Mini Object Lesson: Gender in Flight

Playmobil airline lavatory (Christopher Schaberg)
Editor’s Note: This article previously appeared in a different format as part of The Atlantic’s Notes section, retired in 2021.

If you are feeling consternation about recent gender trouble in public restrooms, you might look to the heavens for relief. Not for divine intervention, though. Rather, gaze at those airliners cruising by, 35,000 feet above, contrails dissipating in the ether. They’ve got this issue figured out.

On first blush, airplanes seem like the most egregious sites for the recognition and policing of identities—terrorists being the obvious specter. Air travel can bring out people’s worst bullying and nationalistic tendencies, and class-based structures rule the cramped spaces of flight. Unfair stereotypes are still associated with flight attendants, and there remains a persistent patriarchy among pilots. Gender politics have by no means disappeared up in the sky.

Still, airplanes prove that some gender battles have already been settled. For instance, airline lavatories are unvaryingly non-gendered, and they work just fine, flight after mundane flight.

Furthermore, gender does not determine whether a person can fly a plane or pass out pretzels. When it comes to your pilot, skills and training are far more important than what body parts they appear to have under their uniform, or what gender identity they adopt. Likewise with flight attendants: Travelers have long since learned to care less about whether they present as male or female. More important: whether they are snarky or sincere, miserly or generous, negligent or professional.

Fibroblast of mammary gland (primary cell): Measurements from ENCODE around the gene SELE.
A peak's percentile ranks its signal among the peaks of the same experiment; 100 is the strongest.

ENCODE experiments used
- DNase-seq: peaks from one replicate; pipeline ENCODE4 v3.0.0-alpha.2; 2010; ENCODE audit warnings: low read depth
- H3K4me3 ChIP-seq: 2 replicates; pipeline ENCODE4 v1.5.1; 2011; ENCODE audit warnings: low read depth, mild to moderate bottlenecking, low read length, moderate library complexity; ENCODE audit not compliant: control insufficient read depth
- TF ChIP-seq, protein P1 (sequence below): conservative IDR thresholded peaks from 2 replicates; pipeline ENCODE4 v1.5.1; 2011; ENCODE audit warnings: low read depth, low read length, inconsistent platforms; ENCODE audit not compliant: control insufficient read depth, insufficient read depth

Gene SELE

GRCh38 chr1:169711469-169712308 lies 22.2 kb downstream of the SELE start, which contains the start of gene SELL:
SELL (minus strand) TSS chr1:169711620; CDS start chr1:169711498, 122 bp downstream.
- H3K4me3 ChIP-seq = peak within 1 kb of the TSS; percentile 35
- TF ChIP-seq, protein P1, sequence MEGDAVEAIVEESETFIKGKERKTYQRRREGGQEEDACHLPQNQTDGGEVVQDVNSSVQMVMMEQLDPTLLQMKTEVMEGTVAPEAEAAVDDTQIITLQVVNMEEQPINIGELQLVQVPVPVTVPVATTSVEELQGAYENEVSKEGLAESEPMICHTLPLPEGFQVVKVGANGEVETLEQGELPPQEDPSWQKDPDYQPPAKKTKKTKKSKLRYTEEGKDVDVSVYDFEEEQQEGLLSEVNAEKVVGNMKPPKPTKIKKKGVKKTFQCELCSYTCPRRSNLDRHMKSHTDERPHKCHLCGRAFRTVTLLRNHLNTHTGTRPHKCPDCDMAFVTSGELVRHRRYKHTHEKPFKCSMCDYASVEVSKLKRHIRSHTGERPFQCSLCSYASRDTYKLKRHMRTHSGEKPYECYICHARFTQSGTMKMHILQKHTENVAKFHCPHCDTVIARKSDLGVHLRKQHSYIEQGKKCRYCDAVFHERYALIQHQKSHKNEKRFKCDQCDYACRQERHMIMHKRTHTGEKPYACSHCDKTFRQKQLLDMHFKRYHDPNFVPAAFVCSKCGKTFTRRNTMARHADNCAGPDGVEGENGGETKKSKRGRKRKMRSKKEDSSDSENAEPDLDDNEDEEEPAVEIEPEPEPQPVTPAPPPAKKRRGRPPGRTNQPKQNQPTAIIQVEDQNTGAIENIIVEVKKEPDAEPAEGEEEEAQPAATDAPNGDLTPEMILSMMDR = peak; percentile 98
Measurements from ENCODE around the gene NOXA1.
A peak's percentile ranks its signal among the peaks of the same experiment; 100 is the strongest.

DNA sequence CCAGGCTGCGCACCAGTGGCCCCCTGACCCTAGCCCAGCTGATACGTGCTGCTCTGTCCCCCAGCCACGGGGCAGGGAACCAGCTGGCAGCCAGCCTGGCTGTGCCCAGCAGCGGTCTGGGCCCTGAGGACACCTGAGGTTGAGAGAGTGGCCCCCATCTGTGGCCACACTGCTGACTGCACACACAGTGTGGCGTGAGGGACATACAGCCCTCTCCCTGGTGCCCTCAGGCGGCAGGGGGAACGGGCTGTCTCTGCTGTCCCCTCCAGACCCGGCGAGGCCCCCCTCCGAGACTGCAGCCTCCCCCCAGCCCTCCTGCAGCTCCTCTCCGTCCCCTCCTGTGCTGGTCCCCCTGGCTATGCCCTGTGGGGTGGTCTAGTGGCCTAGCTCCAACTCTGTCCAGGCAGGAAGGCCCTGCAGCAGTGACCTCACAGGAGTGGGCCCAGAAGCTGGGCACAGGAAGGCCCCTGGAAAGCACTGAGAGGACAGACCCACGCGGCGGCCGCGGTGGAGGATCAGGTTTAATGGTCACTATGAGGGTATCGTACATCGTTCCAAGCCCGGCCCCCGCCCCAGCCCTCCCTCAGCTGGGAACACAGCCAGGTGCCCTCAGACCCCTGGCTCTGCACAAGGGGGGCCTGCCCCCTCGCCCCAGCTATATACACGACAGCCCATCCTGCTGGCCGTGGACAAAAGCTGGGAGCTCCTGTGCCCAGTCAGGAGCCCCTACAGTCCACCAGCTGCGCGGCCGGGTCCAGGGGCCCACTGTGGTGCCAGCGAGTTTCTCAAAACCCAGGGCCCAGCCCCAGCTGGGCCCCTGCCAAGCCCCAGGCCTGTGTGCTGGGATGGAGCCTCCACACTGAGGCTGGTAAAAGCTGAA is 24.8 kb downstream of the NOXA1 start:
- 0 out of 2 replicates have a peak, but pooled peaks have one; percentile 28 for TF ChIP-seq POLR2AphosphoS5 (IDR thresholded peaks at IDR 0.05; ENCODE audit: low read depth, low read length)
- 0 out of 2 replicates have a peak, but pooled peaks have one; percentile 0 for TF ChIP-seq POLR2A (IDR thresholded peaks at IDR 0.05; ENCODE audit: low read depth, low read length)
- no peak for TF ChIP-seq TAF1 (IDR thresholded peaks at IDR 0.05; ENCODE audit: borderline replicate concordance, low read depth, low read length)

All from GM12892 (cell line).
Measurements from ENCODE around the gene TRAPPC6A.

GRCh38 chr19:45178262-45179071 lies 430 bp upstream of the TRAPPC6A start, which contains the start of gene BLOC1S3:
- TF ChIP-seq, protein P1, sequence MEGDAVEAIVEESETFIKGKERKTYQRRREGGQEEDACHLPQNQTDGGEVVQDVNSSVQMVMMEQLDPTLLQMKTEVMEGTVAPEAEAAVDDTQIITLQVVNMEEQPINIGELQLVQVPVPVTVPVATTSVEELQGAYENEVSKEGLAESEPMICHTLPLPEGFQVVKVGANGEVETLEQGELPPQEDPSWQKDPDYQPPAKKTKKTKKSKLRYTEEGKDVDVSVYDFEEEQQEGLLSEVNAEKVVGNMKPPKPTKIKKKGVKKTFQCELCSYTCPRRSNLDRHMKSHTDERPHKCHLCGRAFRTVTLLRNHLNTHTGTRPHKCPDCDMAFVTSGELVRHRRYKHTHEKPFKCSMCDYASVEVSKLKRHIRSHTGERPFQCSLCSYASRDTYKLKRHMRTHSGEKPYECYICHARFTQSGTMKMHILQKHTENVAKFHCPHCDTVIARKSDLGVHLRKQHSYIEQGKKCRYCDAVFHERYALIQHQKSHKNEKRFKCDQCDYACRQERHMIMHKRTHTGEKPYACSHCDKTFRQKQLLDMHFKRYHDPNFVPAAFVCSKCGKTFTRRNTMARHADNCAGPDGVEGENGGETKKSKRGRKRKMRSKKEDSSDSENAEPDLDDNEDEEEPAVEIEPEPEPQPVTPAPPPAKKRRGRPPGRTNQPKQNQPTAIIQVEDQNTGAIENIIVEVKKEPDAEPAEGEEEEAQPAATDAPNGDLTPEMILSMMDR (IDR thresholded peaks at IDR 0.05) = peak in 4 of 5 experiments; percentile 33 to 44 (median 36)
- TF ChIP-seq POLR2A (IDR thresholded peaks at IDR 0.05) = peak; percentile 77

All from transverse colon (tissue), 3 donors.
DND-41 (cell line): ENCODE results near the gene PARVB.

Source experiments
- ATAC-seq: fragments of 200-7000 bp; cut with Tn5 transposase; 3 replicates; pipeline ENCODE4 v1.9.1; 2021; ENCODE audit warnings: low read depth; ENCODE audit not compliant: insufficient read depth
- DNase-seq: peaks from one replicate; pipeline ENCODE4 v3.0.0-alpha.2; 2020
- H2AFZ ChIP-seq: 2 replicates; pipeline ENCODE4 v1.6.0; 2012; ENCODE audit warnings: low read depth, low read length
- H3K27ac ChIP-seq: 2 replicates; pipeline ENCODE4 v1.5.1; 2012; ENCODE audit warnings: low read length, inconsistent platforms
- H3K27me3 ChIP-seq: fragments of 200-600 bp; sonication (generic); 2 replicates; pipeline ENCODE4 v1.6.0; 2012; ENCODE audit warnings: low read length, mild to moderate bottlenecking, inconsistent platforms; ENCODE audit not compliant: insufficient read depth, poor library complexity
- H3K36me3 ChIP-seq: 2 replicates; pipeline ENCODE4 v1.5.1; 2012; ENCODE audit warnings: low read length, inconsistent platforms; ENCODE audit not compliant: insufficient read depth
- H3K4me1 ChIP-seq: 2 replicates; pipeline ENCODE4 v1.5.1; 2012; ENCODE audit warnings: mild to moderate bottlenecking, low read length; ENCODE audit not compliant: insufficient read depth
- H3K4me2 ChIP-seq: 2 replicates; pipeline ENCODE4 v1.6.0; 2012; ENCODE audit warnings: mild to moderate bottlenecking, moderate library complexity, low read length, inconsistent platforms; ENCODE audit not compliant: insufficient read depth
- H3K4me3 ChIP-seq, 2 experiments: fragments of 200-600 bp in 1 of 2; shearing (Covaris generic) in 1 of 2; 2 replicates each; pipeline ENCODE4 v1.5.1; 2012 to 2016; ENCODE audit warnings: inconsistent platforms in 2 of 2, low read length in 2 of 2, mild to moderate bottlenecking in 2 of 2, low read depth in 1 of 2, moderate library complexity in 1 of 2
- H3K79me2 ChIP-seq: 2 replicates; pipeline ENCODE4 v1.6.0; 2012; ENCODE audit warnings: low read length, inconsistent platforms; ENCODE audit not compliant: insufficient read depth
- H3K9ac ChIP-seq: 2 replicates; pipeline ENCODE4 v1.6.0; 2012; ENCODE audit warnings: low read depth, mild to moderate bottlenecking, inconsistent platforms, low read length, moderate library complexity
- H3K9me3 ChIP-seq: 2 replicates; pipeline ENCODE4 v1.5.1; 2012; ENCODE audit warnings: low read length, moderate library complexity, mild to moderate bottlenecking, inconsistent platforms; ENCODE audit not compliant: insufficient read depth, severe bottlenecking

Airplanes are metal tubes of pragmatism. Let’s just get from here to there, please, and without incident. When a flight attendant asks passengers sitting in an exit row whether they are willing and able to help in the event of an emergency, this has nothing to do with gender, and everything to do with linguistic fluency, mental wherewithal, and physical ability. When it comes to facilitating an efficient evacuation, gender is not a critical factor—a fact all travelers accept every time they take a commercial flight. Then think of your seat-mate. It matters less if they seem to be a man or woman than if they are an armrest hog, an endless talker, or if they are emitting an overpowering fragrance.

There are differences that matter on an airplane, differences that make gender little more than an incidental marker—and one that is mostly a matter of surface display. Genders can intrigue, astonish, perplex … or simply fade into the background. Airplanes are performance spaces where, for the most part, gender just exists without incident. (Though occasionally bizarre limits are transgressed and enforced, even amidst the clouds.)

Gender is usually less pressing and more profuse than its current hype would suggest. Airplanes prove that when it comes to people, there are almost always more differences than just two, and that being attuned to this more is what actually allows people to travel together—and to live together—in the first place.

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